ASPEN: 10,160 -30 (-0.29%)
Aspen to split South African pharma business after disposal of non-core assets
(Adds results, background)
JOHANNESBURG, March 7 (Reuters) - Multinational drugmaker
Aspen Pharmacare said it will split its South African
Commercial Pharmaceuticals business into two divisions as it
disposes of non-core assets to reduce its debt.
Without giving details, the company said in its half-year
results statement that it was conducting a strategic review of
its South African and European operations and a second phase
would develop strategies for each of the businesses.
Although it did not say what each division would include,
Aspen said the split would improve its focus on products and
The commercial pharmaceuticals business consists of regional
brands, anaesthetics, thrombosis and high potency & cytotoxics
Over the past five years Aspen has transitioned from a
generics-focused pharmaceutical business operating in a few
select countries into a multi-national firm with strong regional
brands and diversifying into specialised therapies such as
thrombosis and anaesthetics.
Aspen's normalised headline earnings per share (HEPS) for
the six-months ended Dec. 31, fell by 9 percent to 743.4 cents
from 814.1 cents a year earlier. HEPS is the main profit gauge
in South Africa, which strips out certain one-off items.
Normalised earnings before interest, tax, depreciation and
amortisation from continuing operations fell 3 percent to 5.5
billion rand ($379.32 million), while revenue inched up 1
percent to 19.7 billion rand.
"Relative movements in exchange rates had an impact on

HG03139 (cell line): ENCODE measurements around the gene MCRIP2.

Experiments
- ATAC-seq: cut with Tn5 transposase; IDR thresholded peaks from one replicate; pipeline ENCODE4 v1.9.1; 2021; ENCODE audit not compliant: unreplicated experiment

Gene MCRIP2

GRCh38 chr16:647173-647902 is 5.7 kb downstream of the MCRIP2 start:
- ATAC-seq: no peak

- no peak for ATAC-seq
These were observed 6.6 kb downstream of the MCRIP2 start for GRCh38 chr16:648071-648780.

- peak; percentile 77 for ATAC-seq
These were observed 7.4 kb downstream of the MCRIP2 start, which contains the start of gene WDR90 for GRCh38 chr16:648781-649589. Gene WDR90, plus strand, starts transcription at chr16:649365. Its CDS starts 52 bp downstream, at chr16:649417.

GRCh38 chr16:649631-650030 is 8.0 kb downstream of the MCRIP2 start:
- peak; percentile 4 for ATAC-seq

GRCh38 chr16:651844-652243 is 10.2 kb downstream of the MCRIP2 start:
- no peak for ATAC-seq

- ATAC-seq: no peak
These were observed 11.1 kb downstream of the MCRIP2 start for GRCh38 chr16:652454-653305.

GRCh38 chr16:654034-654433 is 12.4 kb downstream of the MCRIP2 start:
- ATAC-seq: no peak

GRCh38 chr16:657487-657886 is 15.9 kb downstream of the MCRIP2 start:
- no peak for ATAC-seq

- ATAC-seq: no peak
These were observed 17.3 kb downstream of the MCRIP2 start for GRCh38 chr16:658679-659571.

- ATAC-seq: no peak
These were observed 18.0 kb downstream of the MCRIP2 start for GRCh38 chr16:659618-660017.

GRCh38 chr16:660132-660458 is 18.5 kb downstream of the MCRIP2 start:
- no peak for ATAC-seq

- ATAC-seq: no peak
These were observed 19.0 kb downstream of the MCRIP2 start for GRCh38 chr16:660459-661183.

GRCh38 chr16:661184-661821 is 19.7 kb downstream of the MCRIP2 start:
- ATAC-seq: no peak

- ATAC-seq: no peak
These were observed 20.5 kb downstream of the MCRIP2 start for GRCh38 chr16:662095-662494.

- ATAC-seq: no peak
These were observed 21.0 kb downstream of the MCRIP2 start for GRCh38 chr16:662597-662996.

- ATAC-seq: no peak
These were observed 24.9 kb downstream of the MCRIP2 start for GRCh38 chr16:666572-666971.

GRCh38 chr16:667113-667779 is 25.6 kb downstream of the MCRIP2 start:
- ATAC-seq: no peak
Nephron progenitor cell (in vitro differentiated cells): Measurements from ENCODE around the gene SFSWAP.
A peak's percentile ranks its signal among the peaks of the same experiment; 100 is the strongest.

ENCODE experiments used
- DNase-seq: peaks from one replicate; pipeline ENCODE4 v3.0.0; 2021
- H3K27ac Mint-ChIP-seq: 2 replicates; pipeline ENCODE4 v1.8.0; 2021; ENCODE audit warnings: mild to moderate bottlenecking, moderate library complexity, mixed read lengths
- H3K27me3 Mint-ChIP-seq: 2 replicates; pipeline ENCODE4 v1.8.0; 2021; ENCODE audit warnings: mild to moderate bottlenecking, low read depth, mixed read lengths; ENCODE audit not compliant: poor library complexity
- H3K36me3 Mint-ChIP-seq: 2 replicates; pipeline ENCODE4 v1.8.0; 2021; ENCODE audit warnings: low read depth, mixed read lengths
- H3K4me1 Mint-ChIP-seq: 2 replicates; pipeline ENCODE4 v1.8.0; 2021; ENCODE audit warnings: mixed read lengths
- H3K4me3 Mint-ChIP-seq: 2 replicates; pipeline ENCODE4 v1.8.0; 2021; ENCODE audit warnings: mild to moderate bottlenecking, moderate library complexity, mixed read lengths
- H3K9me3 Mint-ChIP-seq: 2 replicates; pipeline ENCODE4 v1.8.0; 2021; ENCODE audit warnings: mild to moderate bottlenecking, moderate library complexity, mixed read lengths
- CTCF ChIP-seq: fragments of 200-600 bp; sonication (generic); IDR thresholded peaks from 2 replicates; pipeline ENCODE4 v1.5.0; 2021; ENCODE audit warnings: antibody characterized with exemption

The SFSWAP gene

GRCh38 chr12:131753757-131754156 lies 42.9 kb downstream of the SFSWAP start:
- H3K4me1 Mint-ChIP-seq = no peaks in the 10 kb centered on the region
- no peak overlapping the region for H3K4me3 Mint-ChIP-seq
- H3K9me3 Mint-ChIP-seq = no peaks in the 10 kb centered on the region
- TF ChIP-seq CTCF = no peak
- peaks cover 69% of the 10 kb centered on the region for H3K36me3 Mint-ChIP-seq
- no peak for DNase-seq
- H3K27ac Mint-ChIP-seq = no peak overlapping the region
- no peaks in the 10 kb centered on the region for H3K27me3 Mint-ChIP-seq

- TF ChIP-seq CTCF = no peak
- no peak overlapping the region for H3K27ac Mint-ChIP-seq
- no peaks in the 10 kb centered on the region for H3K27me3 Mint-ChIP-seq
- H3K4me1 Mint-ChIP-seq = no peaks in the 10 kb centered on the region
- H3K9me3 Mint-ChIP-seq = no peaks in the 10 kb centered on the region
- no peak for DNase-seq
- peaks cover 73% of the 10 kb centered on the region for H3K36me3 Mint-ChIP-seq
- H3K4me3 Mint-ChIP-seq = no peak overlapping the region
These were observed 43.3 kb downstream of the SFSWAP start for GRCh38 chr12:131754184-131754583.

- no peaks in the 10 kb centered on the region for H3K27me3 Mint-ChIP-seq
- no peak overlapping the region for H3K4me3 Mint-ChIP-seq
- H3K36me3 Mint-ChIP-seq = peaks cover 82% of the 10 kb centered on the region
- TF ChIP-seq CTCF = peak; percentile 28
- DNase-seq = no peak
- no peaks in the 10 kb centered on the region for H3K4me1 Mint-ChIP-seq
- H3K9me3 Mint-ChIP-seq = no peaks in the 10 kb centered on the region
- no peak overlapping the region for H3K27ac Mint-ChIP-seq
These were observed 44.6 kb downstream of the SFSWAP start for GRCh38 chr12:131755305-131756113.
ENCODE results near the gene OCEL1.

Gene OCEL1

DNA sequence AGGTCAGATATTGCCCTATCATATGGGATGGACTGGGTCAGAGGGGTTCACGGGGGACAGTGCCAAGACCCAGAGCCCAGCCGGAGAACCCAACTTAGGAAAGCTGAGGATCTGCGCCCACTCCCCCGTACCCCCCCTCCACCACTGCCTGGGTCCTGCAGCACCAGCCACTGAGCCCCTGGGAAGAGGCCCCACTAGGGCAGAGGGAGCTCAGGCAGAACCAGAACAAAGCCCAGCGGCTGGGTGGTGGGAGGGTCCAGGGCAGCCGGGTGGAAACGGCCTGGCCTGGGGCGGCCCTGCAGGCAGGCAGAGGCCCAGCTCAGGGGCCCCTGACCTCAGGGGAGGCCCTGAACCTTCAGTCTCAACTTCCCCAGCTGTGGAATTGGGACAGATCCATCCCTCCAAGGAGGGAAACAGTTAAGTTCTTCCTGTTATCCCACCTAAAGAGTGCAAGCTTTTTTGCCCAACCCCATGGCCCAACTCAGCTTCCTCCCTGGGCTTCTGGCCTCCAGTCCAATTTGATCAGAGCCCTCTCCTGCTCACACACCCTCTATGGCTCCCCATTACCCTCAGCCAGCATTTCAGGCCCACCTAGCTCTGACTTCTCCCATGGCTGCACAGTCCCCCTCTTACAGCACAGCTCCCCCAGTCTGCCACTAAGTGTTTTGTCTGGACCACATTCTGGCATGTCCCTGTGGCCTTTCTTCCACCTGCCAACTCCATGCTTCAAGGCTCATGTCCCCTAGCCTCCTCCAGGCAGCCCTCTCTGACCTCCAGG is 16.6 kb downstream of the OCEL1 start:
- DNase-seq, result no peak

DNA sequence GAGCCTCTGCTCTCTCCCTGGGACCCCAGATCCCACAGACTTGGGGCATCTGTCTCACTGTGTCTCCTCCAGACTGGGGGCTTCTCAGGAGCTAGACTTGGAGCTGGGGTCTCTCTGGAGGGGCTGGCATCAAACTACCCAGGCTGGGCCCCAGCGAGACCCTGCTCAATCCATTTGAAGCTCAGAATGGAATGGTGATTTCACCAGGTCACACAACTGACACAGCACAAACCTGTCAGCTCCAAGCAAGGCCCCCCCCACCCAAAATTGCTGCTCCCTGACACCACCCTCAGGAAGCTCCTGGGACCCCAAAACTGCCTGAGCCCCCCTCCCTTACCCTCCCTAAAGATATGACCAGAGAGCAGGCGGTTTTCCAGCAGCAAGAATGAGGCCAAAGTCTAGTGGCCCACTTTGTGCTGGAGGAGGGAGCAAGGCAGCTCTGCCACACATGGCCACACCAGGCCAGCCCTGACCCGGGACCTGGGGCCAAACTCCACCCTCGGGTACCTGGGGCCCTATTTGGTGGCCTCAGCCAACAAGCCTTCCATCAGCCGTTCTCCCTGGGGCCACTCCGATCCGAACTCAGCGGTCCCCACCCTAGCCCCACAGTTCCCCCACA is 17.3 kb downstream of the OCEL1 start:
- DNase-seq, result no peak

financial performance," the company said.
Shares in Aspen, which operates in 56 countries, have
plunged nearly 50 percent since it announced a
lower-than-expected sale price of its infant milk business in
September, which raised questions on whether the company was
pressured to sell because it was close to breaching its debt
On Thursday, Aspen said borrowings, net of cash, have
increased by 6.7 billion rand to 53.5 billion rand as a result
of the rand currency weakness relative to foreign currency
denominated loans, payments relating to acquisitions and capital
Aspen said it expects proceeds from its infant milk disposal
and inflows from the divestment of its non-core pharmaceutical
portfolio in the Asia-Pacific region to bring the gearing ratio
covenant measure within the specified level of 4.0 times for the
June and December 2019 measurement periods.
"Aspen's medium-term target for the gearing ratio is less
than 3.0 times," it said.
In December, Aspen said it had engaged with its creditors to
negotiate a conditional and temporary adjustment to its leverage
ratio covenant to allow for any delay in the infant milk
($1 = 14.4998 rand)
(Reporting by Nqobile Dludla; Editing by Kirsten Donovan and
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